For the Lakers, the biggest deal-breaker has to be his three-point shooting. Waiters improved to 36 percent from deep last season, but that was largely thanks to playing in Oklahoma City where defenses were wisely choosing to leave him wide open instead of Kevin Durant or Russell Westbrook. Add in the fact that Waiters seems to have a knack for making boneheaded plays, like one during the playoffs that caused Kevin Durant to use language Captain America wouldn’t approve of, and it just doesn’t make sense for the Lakers to burn some of their precious cap room on him.
Howard’s inclusion may be obvious here, but consider these facts for a moment: the Lakers have a hole at center, they ideally need a player who can protect the rim and rebound, and they would like to add veterans to their young team. Given those prerequisites, it sure sounds like a 30-year-old big man who is a former Defensive Player of the Year would be a dream come true.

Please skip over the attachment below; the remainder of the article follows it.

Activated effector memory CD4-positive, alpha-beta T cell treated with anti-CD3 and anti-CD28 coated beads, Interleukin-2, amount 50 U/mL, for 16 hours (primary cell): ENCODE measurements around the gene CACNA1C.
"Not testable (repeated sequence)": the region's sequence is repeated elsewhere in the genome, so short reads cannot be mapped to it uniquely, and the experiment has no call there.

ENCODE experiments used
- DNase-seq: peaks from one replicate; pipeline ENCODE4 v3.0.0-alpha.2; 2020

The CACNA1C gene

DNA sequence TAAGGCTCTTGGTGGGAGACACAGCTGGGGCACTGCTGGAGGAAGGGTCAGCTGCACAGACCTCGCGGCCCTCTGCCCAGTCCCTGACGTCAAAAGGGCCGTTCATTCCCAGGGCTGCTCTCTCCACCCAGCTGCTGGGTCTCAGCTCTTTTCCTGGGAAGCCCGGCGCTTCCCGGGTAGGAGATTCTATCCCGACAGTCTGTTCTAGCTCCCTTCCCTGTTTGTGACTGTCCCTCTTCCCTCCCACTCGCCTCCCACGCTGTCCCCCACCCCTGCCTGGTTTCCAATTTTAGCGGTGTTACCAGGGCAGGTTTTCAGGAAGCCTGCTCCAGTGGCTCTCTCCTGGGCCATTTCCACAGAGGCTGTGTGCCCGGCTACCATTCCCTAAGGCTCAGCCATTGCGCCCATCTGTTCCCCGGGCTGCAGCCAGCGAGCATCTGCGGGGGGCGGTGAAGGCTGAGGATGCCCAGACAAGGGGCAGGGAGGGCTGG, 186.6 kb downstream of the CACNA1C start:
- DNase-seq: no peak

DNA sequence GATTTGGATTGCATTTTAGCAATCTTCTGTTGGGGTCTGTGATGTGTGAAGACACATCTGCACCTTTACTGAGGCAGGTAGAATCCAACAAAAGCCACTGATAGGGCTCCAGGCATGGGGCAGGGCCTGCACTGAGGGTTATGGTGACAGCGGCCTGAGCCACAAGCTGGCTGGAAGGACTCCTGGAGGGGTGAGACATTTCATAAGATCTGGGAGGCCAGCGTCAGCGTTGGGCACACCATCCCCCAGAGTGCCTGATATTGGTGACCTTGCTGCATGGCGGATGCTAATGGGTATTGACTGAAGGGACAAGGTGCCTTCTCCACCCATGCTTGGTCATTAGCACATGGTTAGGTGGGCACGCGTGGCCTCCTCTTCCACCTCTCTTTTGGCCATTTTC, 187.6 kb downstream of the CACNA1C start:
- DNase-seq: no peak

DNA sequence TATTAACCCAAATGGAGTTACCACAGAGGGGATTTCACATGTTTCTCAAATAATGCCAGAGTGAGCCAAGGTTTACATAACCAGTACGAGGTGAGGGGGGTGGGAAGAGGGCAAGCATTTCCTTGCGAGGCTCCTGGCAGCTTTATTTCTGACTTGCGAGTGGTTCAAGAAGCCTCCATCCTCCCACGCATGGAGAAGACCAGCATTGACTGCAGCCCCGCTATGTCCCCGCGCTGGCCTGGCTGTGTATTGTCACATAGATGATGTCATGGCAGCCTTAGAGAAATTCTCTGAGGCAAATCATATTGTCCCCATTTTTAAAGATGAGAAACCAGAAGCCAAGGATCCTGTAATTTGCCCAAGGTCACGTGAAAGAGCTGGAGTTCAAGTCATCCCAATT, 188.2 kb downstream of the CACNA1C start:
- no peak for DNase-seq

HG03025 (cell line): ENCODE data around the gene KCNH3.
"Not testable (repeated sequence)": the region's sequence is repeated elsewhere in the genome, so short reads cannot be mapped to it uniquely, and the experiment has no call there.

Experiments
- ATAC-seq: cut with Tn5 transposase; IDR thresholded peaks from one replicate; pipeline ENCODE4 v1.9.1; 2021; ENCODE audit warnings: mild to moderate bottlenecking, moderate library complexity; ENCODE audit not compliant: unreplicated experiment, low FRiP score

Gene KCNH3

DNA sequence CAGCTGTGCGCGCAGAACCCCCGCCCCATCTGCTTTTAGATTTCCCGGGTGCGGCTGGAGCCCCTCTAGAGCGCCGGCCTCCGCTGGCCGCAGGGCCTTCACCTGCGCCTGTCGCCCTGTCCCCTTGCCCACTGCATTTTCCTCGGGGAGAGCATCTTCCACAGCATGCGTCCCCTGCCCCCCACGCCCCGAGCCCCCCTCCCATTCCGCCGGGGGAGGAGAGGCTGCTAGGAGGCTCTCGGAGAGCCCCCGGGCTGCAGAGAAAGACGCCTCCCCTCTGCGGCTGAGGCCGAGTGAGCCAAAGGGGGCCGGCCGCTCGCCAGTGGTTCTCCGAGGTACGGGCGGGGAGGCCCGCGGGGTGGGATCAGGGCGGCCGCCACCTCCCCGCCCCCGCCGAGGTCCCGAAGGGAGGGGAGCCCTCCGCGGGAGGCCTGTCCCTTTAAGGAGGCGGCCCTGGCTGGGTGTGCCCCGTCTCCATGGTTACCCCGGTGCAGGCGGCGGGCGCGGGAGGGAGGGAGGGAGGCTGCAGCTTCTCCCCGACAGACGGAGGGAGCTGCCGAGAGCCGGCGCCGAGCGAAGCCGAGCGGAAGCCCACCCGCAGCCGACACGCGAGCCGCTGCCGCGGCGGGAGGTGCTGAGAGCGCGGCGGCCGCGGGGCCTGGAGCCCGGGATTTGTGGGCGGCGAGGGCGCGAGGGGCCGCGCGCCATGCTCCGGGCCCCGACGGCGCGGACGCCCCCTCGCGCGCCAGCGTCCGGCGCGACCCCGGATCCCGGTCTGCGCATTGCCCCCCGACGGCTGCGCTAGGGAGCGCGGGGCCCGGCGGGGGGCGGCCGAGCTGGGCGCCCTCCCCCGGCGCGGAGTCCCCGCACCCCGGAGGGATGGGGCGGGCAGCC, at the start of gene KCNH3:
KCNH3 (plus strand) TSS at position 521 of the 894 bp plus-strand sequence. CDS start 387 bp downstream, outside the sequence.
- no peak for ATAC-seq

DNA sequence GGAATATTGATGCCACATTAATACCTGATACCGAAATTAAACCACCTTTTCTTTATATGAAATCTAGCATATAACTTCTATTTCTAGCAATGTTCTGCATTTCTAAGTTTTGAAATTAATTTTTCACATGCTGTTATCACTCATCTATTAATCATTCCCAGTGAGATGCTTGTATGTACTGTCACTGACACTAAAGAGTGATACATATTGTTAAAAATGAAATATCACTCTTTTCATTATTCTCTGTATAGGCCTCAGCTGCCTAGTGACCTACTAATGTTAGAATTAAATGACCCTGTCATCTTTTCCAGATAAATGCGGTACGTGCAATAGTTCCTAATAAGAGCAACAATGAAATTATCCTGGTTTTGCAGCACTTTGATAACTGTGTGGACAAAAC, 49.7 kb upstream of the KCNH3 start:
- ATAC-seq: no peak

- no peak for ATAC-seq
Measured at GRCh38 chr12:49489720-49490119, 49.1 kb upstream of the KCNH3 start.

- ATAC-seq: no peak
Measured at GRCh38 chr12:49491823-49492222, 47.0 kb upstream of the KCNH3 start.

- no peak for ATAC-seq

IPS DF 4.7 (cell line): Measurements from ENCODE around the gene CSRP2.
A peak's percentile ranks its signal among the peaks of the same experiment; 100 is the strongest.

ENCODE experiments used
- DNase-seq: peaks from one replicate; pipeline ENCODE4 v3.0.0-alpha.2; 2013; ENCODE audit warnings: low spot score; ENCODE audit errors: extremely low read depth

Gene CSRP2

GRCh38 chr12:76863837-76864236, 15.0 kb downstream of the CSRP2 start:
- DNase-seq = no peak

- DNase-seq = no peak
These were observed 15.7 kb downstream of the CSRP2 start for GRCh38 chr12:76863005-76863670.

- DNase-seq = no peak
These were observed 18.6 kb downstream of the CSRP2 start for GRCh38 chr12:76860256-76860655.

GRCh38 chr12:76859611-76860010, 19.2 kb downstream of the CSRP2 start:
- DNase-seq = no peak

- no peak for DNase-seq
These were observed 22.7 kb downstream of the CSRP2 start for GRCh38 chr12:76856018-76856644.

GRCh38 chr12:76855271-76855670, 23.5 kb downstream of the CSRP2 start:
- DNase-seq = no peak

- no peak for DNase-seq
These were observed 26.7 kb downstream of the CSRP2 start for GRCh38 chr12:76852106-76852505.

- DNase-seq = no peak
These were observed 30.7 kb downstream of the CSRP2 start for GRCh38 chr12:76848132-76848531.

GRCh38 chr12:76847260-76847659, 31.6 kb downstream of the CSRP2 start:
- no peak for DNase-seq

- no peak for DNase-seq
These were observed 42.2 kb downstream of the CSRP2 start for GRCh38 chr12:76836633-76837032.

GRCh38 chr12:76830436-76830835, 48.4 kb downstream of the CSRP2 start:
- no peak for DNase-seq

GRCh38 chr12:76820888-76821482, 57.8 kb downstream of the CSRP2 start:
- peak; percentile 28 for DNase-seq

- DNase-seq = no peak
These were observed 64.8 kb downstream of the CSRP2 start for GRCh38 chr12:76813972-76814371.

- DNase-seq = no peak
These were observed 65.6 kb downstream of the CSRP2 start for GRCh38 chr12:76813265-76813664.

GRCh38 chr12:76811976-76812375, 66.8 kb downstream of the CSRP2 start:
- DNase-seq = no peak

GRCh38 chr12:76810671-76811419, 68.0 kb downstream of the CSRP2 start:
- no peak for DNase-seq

Unfortunately, there is no way to separate those attributes from everything else that comes with Dwight Howard. His abrupt departure from Los Angeles in 2013 not withstanding, the Lakers are a terrible environment for Dwight. The veteran big man wants to go on a team that can win now, but also has a proven track record of being difficult to get along with. He demands touches in the post but never developed a true back-to-the-basket game, resulting in awkward possessions that have a high probability of ending in a turnover. Howard is essentially the same player he was when he came into the league, but with his athleticism slipping, he can’t cover for his deficiencies as well as he used to.